Another tip for getting the structure to be really sturdy is to let the walls and roof sit out for at least 8 hours or overnight. This will dry the cookies out a bit, making them harder and more sturdy.
Can I use this dough to make a different type of gingerbread house?
Sure! You may have to adjust the amount of dough depending on the size of your preferred style and pattern. This recipe makes enough dough for the parts to an A-frame house plus about a dozen cookies. We wanted to make some trees and horses for a gingerbread scene, but most of those cookies got eaten before they made it onto the scene. :)
What candies are allergy friendly?
We kept our candy decorations pretty simple this year. We used Yum Earth candy canes, Yum Earth Giggles (which are an allergy friendly version of Skittles), and Chocolate No-No’s (which are a top 8 free version of M&Ms). All three of these candies are also free of artificial dyes as well.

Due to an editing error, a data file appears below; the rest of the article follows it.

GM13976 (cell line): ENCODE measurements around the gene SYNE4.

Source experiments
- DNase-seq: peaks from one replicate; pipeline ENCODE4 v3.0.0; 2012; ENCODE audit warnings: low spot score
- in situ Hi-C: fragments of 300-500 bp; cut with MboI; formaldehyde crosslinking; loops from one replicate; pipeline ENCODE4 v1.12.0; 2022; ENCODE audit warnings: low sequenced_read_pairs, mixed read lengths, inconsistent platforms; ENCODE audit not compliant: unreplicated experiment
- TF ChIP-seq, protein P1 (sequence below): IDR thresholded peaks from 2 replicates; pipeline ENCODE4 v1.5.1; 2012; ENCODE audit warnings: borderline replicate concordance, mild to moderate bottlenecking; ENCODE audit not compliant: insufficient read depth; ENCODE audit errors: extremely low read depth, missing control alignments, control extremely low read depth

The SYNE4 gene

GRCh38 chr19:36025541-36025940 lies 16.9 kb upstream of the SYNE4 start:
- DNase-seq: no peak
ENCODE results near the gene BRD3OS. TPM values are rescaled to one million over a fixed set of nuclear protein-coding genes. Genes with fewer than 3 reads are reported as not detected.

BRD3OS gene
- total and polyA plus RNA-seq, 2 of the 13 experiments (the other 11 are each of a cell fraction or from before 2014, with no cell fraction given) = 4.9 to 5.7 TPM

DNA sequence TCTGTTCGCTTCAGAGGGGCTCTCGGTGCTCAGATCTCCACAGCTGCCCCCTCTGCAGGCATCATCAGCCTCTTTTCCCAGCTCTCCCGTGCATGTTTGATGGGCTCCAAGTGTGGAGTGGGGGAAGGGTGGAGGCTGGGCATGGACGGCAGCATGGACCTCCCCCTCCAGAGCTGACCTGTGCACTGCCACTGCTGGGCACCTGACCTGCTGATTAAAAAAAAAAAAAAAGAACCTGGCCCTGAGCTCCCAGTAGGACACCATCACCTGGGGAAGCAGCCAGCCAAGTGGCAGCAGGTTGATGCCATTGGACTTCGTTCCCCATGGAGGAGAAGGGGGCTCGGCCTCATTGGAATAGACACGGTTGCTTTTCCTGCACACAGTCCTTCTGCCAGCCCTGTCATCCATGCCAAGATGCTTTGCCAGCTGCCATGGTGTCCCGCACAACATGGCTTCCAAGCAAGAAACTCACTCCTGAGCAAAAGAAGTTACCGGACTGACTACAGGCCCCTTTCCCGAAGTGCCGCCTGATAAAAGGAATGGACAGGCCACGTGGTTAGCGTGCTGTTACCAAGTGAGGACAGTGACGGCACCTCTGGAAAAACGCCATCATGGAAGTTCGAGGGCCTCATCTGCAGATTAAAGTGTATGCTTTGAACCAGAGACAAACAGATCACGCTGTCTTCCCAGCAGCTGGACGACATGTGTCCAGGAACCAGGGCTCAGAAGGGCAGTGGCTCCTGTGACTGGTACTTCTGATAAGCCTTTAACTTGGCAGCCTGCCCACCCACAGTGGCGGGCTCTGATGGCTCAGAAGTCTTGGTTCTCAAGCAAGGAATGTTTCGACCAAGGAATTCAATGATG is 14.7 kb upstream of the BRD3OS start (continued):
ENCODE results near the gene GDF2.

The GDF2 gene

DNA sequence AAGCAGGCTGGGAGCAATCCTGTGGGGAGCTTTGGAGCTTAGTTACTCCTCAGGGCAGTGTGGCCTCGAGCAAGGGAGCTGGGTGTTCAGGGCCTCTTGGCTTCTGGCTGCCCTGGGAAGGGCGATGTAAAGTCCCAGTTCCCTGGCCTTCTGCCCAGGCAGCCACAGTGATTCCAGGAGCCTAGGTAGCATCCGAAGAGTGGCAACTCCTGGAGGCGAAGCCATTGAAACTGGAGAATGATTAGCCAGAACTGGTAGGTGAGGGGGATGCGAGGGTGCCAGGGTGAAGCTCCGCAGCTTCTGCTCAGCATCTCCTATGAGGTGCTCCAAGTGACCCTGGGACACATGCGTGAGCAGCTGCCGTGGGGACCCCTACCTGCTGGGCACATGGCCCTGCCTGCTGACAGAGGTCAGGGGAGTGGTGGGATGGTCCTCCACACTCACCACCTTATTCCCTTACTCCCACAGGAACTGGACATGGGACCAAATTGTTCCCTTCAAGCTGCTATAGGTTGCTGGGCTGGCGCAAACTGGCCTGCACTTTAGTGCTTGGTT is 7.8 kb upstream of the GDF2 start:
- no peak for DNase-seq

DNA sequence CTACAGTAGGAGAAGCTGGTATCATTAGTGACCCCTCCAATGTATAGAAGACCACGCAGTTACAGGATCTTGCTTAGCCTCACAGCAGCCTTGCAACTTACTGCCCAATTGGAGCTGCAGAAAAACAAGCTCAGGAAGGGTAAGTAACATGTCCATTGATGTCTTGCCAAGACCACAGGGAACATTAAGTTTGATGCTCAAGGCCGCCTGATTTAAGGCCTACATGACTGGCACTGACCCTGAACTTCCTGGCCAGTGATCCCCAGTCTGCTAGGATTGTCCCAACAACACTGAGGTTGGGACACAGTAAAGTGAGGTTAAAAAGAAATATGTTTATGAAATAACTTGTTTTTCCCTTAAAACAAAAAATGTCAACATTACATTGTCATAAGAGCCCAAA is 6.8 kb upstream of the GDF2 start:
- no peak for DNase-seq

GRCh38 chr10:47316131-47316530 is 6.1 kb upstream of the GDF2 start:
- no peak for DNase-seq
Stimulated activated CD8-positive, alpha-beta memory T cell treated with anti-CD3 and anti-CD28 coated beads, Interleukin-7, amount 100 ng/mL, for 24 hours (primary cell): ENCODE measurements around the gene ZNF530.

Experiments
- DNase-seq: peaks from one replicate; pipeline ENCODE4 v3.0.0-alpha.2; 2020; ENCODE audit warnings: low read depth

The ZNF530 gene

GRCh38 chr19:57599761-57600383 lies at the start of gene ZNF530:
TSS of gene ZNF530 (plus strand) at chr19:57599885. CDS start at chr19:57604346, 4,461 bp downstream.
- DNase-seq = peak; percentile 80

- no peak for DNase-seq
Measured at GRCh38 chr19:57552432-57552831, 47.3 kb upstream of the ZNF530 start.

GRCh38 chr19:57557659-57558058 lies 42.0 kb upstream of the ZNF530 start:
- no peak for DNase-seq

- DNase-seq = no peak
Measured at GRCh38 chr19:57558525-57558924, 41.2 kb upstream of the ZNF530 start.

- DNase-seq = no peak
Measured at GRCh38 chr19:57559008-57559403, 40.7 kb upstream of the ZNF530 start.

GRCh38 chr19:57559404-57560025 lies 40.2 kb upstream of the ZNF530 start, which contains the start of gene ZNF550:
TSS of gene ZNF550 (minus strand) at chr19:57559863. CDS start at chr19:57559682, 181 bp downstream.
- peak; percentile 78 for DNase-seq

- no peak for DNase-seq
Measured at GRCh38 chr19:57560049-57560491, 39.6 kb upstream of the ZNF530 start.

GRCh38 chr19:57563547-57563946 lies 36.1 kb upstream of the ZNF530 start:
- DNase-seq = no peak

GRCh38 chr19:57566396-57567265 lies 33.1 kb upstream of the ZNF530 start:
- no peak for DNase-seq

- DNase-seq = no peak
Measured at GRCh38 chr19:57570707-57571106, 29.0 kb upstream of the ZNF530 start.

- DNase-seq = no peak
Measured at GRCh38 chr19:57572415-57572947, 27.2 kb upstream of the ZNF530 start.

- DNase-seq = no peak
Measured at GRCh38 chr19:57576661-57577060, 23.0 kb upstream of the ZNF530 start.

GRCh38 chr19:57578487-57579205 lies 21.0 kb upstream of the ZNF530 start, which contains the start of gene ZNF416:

Use any candy that works for your dietary needs! You could try Smarties, Spangler candy canes, Enjoy Life chocolate chips or chocolate bars, Surf Sweets jelly beans, Yum Earth lollipops, or any other candy that works for your particular diet.
If you make this allergy friendly holiday recipe, please share on Instagram and tag me @prettybeeblog. I love to see your creations!
Disclosure: This post contains affiliate links.
Gluten Free Vegan Gingerbread House Recipe.
Enjoy making a cute and delicious gingerbread house with your family this year! This is a fun holiday project to try. This recipe is gluten free and vegan, so everyone can participate.